3 November 2002. As the amyloid pathology is shifting away from blaming predominantly amyloid plaques to now pointing a second accusing finger to smaller, non-deposited aggregates of the Aβ peptide, several labs are racing to show exactly what these small suspects might be doing, especially around synapses, and just how they might be toxic. For example, Bill Klein of Northwestern University in Chicago has a series of presentations here in Orlando on his lab’s attempt to take the existing data into the context of neurons and in vivo.
His group is extending their 1998 findings that small Aβ42 oligomers, which they call Aβ-derived diffusible ligands, or ADDLs, (see Lambert et al.) are neurotoxic. On Sunday here at the Neuroscience Conference, Kirsten Viola presented a poster suggesting that, on cultured rat embryonic neurons and human neural precursor cells, ADDLs bind specifically and form distinct little clusters. The authors call these dots "puncta," as clusters of synaptic proteins are frequently referred to. (The ADDL puncta did not colocalize with classic synaptic markers such as synaptophysin or the NGF receptor, however.)
At about a quarter of a micron in size, these dots are near the resolution limit of the light microscope, making further structural analysis in that way difficult. However, the clustering seems to fit with findings from Hilal Lashuel and Peter Lansbury that annealed, higher-order structures of Aβ oligomers can form ring-like structures in the electron microscope and their hypothesis that these might insert into neuronal membranes and form pathologic pores (see Lansbury interview).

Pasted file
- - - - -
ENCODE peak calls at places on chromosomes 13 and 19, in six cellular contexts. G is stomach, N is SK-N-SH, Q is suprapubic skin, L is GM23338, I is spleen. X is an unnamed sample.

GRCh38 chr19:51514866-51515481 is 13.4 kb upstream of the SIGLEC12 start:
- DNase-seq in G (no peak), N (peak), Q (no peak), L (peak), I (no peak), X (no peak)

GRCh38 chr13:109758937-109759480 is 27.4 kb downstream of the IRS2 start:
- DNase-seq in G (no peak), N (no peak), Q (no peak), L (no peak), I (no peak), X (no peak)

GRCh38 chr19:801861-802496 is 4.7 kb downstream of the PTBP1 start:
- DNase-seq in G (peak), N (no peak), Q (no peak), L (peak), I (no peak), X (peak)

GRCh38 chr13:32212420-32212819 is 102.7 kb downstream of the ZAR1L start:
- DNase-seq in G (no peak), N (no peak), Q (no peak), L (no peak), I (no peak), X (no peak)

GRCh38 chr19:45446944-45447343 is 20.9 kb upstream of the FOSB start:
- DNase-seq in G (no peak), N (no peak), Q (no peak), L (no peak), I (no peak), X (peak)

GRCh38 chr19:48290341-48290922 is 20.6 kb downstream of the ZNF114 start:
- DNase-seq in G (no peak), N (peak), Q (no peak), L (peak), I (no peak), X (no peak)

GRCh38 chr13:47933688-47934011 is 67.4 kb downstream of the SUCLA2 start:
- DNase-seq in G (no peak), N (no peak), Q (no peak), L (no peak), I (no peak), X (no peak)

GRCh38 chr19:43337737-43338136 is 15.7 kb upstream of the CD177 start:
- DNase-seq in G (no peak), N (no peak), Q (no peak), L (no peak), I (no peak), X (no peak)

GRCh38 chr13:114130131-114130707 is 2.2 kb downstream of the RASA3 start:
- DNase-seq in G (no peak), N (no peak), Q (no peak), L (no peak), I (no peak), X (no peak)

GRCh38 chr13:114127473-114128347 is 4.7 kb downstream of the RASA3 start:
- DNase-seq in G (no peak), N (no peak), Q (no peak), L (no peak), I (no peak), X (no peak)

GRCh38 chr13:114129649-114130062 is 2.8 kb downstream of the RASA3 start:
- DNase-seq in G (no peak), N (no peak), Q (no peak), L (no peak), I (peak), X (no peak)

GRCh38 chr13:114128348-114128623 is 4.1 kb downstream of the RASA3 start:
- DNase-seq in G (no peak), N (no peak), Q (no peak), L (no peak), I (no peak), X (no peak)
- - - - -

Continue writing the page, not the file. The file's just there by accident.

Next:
Viola et al. saw the puncta on all cell surfaces but they appeared particularly dense along the neuron’s processes, including the neurite tips and growth cones. Further, immunocytochemistry, western blots, and immunoblots of membrane preparation from the cultured cells found that the ADDL puncta colocalized with phosphorylated FAK-YP, a protein previously linked to LTP and Aβ toxicity. The presence of ADDLs appeared to increase the number of FAK-YP puncta by about 100 sites per neurons. Finally, the poster reported that ADDLs appear to bind a novel toxin receptor, which remains unidentified.
Klein’s group will present three more posters on ADDLs on Wednesday, so watch this space for continued coverage by our guest writer, Brenda Patoine.
On the question of how ADDLs might pass their neurotoxic signal on inside the neuron, Lennart Mucke’s group also presented a poster yesterday that implicated more deeply the tyrosine kinase Fyn and its downstream pathways. The link had been made in brain slice experiments previously. Crossing human mutant APP-transgenic mice with Fyn knockout mice decreased the synaptic pathology that the scientists see in those Aβ-overproducing mice when Fyn is present.-Gabrielle Strobel.